This one's bothering me..
Find equations for two lines through the origin that are tangent to the curve
MIT 18.01 Single Variable Calculus (OCW)
Stacey Warren - Expert brainly.com
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a picture is usually helpful.
complete the squares to determine that its a circle centered at (2,0) with a radius of 1
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therefore C(2,0), Radius=1
Tangent lines should be in the form of:
Gotta find 'a'!!
we get from the drawing that \[\sin a = 1/2\]
bearing in mind that 'a' is the slope of the tangent line.
My solution is: \[y=+-(\pi*x)/\]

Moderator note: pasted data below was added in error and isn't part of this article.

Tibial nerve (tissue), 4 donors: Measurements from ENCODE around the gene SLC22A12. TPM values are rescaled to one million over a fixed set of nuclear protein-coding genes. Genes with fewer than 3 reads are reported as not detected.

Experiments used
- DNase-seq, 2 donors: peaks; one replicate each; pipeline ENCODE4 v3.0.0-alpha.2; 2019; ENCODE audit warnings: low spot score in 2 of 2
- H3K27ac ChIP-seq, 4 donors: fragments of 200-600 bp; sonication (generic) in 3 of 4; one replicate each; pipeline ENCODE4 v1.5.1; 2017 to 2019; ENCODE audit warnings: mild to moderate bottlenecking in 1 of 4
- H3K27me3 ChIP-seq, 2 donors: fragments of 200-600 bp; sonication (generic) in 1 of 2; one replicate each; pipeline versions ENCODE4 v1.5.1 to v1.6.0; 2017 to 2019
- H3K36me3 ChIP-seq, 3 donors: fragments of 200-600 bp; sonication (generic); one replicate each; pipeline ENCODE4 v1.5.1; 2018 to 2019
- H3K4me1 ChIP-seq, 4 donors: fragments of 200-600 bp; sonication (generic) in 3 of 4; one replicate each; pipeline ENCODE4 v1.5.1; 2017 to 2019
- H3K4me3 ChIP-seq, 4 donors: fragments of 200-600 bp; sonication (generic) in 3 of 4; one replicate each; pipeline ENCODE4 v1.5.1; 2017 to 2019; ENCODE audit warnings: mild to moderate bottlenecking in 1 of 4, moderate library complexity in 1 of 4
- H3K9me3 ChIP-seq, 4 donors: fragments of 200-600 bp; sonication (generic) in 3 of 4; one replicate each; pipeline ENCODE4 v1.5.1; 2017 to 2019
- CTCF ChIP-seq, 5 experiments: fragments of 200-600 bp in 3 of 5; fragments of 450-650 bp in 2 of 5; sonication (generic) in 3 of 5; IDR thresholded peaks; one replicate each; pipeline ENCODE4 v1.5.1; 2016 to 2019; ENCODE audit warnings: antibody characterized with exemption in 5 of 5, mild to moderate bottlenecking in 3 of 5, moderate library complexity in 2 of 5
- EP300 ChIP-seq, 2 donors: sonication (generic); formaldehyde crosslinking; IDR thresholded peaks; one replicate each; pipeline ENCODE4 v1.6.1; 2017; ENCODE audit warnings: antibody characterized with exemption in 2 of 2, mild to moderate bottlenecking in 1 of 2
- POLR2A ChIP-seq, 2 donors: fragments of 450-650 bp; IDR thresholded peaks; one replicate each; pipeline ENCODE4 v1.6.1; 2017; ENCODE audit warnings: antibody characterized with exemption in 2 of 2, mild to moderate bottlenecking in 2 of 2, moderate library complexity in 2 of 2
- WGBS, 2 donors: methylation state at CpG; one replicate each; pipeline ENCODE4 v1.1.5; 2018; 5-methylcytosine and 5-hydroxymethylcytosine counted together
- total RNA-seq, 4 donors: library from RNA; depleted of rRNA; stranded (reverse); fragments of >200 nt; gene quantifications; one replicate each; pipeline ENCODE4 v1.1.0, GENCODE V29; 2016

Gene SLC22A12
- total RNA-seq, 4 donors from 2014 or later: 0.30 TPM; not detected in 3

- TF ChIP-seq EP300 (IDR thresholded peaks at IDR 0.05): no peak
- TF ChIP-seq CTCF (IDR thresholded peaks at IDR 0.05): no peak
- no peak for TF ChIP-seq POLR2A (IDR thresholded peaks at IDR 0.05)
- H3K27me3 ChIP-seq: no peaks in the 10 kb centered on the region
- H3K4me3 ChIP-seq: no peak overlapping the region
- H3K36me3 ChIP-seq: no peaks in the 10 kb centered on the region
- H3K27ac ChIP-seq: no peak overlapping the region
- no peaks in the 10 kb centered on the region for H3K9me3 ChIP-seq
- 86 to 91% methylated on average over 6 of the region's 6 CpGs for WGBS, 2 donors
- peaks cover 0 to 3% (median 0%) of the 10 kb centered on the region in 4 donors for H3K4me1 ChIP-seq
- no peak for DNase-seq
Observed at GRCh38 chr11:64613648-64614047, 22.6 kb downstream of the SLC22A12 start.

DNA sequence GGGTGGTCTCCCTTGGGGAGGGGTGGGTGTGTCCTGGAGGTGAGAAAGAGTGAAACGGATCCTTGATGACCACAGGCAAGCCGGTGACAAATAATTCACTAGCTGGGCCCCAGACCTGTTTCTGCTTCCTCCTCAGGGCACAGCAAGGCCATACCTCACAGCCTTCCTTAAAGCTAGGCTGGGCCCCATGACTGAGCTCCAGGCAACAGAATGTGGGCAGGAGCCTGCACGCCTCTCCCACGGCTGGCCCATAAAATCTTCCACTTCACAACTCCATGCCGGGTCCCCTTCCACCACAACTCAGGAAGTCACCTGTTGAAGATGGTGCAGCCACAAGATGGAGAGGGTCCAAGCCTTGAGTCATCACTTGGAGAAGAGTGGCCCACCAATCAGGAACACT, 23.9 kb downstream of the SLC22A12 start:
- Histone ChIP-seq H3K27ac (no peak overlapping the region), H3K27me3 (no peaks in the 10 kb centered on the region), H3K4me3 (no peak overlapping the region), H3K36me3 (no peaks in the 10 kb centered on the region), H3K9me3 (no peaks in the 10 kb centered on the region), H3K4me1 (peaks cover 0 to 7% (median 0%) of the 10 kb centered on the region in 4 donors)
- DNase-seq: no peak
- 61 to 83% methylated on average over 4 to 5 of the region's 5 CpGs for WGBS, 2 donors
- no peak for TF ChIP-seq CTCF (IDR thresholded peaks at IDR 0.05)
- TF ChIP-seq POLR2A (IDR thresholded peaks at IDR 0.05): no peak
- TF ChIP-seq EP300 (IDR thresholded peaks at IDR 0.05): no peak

your a little off i think
for starters; pi/4 = 45 degrees, not 30
and it is the tangent of 30 degrees that defines the slope; not the sine
the tangent lines are then:
y = tan(30)x and y = -tan(30)x
oh, guess i missed that! haha
you are right, that was the only solution I could think of, my skills are a litte rusty!
you had the right notion, just a little off in the presentation ;)
i guess it settles it then, as \[\tan 30º = \sqrt3/3\]
1) Implicit differentiation.
2) Isolate y'.
3) Make y' = 0.
4) Solve for those values of x.
That's for the slopes.
To get the y-intercept:
Plug that same value of x you got into the y equation (the one before the differentiation) and find the y-intercept.
This slope and y-intercept together should be each individual answer.
I'm tired as I write this so if I'm wrong, someone say so.
the "make y' = 0" part is a bit askew. we want the slope of the tangent line to the circle to pass thru the origin. Making the slope 0 never really finds the lines we seek.
if im reading your response correctly that is